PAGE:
The urban-based cadres of the party fight for basic amenities like water, electricity, toilets and sewerage, against corruption and exploitation of ration-shop owners, adulterators and black-marketers, against slum-lords, goonda gangs and other lumpen elements. They organise struggles on these issues through the local committees and the slum-dwellers’ organisations. As women and unemployed youth play a leading role in most of these struggles, the mahila mandals (women’s associations) and youth clubs are asked to be involved.
From the naxal literature seized from their leaders who were arrested in Uttar Pradesh in early 2010, the Special Task Force (STF) had learnt that the central politburo member, Chintanda was targeting the poverty-racked districts in Bundelkhand region, many of which were dacoits’ hubs till recently.
Although most of the powerful dacoit gangs have been eliminated, a large chunk of backward caste leaders has plenty of weapons in their possession. These, the naxals felt, could be used for future action.
In Karnataka, educational campuses are the new hunting grounds for naxals. The intelligence dossier of the state police reveals that naxals scour campuses in Mangalore and Shimoga for new recruits and sympathisers. Universities in Dakshina Kannada have become potential training grounds to strike when the iron is hot – that is to recruit intelligent but impressionable minds who could be swayed by the romanticism involved in fighting for a just cause against an exploitative Indian state. Universities like Kuvempu and Mangalore became potential recruiting zones for the CPI (naxal) which was on a waning streak in South India.
The naxals have been following a very systematic policy whereby the physically fit youths are shifted to hinterlands for armed struggle, with the more educated lot being retained in the cities to carry out agitations and propaganda amongst the masses.
An interrogation of the naxal leaders arrested in West Bengal reveals that the naxal focus has now shifted to Jadavpur University (JU). Kanchan, the arrested CPI (naxal) state secretary, has reportedly told the security agencies that a recruitment process is on for the outfit’s military wing and JU has emerged as a major centre for cadres. Besides, the naxals are believed to have a backup module among the university students. Kanchan has reportedly also said that 12 students from Presidency are working actively as CPI (naxal) cadres in Lalgarh. As the naxals try to spread their network to urban areas, Jadavpur University and Presidency College are not the only institutions they are tapping. According to intelligence agencies, youngsters studying at colleges in Howrah and Hooghly are also their target. The arrested naxals have told the police that a number of their cadres have moved into the outskirts of Kolkata for setting up urban bases. They stay in comfortably furnished, rented houses in areas such as Rajarhat, Baguihati, Uluberia and central Kolkata.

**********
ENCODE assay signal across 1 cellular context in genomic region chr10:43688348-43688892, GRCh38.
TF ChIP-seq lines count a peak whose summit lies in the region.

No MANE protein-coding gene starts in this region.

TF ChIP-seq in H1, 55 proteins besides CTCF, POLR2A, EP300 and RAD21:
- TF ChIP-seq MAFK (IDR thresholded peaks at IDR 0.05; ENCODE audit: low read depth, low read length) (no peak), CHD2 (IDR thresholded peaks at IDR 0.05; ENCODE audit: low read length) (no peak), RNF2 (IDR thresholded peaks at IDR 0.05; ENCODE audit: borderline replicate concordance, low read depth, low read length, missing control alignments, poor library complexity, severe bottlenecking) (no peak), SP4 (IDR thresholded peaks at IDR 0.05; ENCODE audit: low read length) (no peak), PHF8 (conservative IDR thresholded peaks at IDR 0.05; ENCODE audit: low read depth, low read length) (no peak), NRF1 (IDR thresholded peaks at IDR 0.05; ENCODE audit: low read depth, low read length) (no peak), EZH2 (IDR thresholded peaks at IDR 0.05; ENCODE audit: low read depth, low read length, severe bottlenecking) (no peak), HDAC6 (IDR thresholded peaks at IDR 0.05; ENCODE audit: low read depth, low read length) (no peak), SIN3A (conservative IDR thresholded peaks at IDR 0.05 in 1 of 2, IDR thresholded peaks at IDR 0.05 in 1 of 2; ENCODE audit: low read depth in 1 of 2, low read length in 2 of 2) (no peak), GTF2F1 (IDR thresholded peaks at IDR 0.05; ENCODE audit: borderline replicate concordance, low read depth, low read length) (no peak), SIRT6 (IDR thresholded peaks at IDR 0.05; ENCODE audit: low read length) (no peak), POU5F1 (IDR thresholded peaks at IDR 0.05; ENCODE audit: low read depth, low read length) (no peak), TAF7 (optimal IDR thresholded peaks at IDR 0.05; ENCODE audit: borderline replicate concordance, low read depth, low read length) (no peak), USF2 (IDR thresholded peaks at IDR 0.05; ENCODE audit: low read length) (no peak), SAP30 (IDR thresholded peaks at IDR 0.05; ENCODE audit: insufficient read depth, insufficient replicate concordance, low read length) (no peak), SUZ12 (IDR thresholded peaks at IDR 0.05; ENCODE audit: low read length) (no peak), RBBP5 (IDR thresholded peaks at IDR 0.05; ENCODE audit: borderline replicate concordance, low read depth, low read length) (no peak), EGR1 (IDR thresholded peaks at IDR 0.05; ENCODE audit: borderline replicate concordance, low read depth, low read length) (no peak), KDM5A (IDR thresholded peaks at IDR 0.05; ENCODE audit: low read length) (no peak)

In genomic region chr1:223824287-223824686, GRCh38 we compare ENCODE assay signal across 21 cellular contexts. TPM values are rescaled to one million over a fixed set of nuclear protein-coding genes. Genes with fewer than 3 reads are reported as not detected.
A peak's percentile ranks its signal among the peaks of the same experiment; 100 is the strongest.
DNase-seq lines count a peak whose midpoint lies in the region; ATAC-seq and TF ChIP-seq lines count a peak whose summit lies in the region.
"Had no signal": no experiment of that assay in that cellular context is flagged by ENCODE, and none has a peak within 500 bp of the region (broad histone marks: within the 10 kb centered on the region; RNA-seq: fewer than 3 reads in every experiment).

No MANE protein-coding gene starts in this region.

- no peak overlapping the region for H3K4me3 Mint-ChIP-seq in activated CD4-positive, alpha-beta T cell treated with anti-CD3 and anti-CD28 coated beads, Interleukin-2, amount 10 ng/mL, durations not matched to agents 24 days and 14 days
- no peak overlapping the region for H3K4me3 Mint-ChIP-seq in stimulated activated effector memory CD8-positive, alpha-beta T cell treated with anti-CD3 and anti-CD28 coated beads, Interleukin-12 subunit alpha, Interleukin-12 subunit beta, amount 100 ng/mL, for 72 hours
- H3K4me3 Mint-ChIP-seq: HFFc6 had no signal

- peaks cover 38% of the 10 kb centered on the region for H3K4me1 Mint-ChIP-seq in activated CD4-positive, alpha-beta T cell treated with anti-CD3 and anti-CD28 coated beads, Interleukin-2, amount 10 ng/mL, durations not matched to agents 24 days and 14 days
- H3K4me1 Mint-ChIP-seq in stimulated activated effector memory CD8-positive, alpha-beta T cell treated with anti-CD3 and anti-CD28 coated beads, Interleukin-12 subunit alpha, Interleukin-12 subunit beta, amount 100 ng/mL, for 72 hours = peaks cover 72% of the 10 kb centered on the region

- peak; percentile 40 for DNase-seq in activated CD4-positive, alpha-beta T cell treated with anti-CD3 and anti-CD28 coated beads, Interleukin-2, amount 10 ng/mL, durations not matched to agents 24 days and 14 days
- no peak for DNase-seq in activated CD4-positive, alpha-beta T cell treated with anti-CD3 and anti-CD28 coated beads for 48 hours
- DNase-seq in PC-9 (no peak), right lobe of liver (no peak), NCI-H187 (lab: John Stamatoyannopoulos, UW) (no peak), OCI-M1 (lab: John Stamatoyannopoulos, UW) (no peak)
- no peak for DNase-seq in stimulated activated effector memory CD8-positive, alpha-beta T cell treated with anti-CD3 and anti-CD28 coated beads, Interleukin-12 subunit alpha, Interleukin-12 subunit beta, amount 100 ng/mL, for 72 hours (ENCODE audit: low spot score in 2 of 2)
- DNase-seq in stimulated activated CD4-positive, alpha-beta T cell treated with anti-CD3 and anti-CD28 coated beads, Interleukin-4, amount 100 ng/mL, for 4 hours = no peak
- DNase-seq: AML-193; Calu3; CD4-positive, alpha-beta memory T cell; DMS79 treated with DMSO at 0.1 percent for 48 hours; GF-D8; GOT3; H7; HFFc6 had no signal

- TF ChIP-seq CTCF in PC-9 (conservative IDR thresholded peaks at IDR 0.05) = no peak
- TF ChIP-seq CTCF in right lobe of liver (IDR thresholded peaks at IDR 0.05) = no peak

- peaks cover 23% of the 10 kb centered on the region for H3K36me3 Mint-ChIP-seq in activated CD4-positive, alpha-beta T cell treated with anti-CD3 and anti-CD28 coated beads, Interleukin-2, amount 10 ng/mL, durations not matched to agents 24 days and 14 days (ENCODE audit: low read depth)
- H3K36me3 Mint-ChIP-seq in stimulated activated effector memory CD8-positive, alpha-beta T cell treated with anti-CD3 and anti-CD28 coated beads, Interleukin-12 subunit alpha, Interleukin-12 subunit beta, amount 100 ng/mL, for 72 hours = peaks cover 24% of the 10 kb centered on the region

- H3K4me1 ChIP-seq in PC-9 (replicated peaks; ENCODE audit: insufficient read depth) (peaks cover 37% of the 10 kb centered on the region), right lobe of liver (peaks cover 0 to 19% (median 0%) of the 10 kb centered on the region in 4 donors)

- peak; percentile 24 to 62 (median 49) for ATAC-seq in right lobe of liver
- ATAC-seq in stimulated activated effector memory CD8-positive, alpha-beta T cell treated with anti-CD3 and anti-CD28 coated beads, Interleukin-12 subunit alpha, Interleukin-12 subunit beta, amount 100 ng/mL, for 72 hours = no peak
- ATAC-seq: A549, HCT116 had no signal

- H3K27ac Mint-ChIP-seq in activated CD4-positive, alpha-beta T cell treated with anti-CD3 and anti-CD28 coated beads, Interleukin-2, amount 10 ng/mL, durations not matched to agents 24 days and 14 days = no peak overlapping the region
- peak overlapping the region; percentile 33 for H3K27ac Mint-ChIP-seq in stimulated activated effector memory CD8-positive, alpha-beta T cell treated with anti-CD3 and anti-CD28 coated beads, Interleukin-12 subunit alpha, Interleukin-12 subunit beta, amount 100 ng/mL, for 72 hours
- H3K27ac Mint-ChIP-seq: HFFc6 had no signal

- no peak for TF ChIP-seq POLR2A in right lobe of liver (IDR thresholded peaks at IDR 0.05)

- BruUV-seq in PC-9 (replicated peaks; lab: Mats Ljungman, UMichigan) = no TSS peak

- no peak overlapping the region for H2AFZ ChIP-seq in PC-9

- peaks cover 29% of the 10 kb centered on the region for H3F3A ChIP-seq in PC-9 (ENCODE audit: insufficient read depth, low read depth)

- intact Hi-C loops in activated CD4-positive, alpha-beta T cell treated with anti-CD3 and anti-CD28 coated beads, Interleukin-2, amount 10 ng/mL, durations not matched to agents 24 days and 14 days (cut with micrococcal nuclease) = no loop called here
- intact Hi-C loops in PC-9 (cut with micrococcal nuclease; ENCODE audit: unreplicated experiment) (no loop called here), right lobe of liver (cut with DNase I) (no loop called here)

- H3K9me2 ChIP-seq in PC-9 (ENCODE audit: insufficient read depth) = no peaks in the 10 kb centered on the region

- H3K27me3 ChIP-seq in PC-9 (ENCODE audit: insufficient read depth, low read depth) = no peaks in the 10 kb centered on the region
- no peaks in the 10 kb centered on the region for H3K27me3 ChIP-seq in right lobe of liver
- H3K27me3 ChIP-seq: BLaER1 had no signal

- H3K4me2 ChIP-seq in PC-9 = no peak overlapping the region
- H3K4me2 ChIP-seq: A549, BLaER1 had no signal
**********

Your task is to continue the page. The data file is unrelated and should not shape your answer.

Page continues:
The case of Kobad Ghandy is even more interesting. His arrest by a special Delhi Police team near Bhikaji Cama Place in the South Delhi area on 21 September 2011 reveals that the naxals had started “operation urban base” to organise their activities in cities by recruiting poor and unemployed youth to fight for their cause and women to ensure their participation in large numbers.
The Urban Perspective document clearly highlights that the naxal leadership’s rhetoric is not all loud talk with no substance. That it is composed of educated persons holding the highest educational qualifications, and who are motivated enough to a cause (however blighted) for which they have spent their entire lives.
- To accomplish their urban objectives, naxals have employed multi-pronged tactics. I summaries them.
- To recruit or install naxal sympathisers in key public sector industries.
- To infiltrate into the enemy camp in critical departments like finance, military, police, power, IT, defence production and disrupt the activities from within by gaining control over the workers. Slowly, passive protests and continuous grievances lead to a domino effect in an already disgruntled nation.
- To create a network of doctors and hospital attendants sympathetic to their cause who shall treat their injured cadres with utmost secrecy.
- To create cadres in urban areas who are technically qualified to handle the latest arms and ammunitions.
- To create groups of highly motivated individuals who constitute what the naxals call as ‘city action teams’. These members are entrusted with the destruction of high-value targets or the annihilation of individuals of importance. The identity of such members is unknown even to the local urban party structure.
- The collection of centralised intelligence and cyber-warfare. The party tries to use modern electronic means to infiltrate into the enemy’s networks and collect vital information. For this, they need to have individuals with requisite skills, who can only be found in urban areas and who, because of the nature of their job, need to be based therein. Such persons are under the direct control of the highest party echelons.
- To create cultural unrest with the help of propaganda platforms like Kabir Kala Manch.
If one probes Kabir Kala Manch and the tentacles it has spread in the cultural landscape of India, what unfolds is not what one can ever associate with a cultural outfit.